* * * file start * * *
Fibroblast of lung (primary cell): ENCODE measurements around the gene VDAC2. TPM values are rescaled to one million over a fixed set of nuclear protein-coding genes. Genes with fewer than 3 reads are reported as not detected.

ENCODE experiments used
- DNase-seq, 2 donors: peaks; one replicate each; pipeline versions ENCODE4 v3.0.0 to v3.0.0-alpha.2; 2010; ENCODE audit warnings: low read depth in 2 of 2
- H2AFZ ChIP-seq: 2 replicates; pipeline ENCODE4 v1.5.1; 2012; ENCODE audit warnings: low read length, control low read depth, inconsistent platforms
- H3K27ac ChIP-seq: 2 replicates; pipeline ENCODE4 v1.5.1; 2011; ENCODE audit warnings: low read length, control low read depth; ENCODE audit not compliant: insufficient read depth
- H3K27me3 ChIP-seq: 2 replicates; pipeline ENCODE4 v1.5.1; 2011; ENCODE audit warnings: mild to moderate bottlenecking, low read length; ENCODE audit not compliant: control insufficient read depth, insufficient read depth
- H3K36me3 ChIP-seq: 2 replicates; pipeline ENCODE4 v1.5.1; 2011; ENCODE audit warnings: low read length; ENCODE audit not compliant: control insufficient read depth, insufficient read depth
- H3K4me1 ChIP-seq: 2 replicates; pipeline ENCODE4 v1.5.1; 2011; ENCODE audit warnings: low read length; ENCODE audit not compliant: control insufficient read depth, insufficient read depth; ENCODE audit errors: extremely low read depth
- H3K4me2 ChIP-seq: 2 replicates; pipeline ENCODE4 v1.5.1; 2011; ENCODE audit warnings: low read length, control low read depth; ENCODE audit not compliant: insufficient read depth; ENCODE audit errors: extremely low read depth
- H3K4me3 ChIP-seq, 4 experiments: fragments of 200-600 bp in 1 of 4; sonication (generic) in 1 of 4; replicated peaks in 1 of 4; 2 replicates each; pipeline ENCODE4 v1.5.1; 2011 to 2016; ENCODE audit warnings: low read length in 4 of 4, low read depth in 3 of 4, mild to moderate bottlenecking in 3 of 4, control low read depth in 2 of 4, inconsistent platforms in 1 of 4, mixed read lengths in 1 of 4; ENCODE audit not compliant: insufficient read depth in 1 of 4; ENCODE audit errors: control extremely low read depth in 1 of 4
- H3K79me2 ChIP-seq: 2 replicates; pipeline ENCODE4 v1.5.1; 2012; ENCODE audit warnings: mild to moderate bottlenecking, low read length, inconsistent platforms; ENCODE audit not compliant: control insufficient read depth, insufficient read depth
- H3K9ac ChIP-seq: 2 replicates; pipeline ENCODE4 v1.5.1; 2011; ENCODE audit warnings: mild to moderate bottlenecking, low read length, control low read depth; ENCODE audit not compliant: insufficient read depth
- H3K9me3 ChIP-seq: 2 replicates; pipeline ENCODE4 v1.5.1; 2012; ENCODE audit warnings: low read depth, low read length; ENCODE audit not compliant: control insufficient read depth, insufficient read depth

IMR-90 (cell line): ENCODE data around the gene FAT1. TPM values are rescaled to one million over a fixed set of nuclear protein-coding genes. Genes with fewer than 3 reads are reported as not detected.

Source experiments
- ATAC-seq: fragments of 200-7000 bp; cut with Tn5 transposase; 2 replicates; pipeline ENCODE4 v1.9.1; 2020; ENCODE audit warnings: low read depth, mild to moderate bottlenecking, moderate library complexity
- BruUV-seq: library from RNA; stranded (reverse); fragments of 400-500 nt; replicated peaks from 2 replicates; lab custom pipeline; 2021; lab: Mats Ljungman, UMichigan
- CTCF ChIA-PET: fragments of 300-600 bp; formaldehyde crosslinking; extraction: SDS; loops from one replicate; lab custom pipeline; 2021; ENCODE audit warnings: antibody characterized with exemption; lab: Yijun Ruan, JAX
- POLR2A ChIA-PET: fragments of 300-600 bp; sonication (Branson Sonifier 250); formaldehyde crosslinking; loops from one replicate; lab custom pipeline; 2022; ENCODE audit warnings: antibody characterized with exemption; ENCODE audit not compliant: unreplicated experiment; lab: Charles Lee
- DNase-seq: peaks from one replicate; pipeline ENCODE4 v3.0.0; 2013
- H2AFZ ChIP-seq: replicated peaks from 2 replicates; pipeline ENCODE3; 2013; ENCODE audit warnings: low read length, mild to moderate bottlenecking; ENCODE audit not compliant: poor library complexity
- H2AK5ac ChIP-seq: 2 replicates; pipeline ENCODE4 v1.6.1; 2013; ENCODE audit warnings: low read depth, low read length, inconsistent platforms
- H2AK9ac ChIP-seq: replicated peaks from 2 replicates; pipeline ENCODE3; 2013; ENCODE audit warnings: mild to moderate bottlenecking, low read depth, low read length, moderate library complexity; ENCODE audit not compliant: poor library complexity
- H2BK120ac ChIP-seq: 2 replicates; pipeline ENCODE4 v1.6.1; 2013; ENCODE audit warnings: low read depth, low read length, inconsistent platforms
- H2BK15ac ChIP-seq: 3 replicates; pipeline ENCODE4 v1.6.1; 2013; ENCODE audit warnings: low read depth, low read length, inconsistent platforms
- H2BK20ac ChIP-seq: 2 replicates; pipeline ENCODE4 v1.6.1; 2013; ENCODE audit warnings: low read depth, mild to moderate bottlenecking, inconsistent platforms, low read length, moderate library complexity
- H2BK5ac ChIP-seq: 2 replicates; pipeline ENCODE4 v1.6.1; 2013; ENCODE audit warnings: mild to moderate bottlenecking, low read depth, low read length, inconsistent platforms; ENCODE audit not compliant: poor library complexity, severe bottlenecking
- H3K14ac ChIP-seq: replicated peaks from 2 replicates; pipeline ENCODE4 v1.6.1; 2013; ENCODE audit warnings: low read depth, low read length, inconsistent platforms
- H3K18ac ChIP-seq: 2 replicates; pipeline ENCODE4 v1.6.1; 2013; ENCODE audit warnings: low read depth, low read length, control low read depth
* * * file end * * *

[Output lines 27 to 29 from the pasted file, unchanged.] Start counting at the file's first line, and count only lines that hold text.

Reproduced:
- H2BK5ac ChIP-seq: 2 replicates; pipeline ENCODE4 v1.6.1; 2013; ENCODE audit warnings: mild to moderate bottlenecking, low read depth, low read length, inconsistent platforms; ENCODE audit not compliant: poor library complexity, severe bottlenecking
- H3K14ac ChIP-seq: replicated peaks from 2 replicates; pipeline ENCODE4 v1.6.1; 2013; ENCODE audit warnings: low read depth, low read length, inconsistent platforms
- H3K18ac ChIP-seq: 2 replicates; pipeline ENCODE4 v1.6.1; 2013; ENCODE audit warnings: low read depth, low read length, control low read depth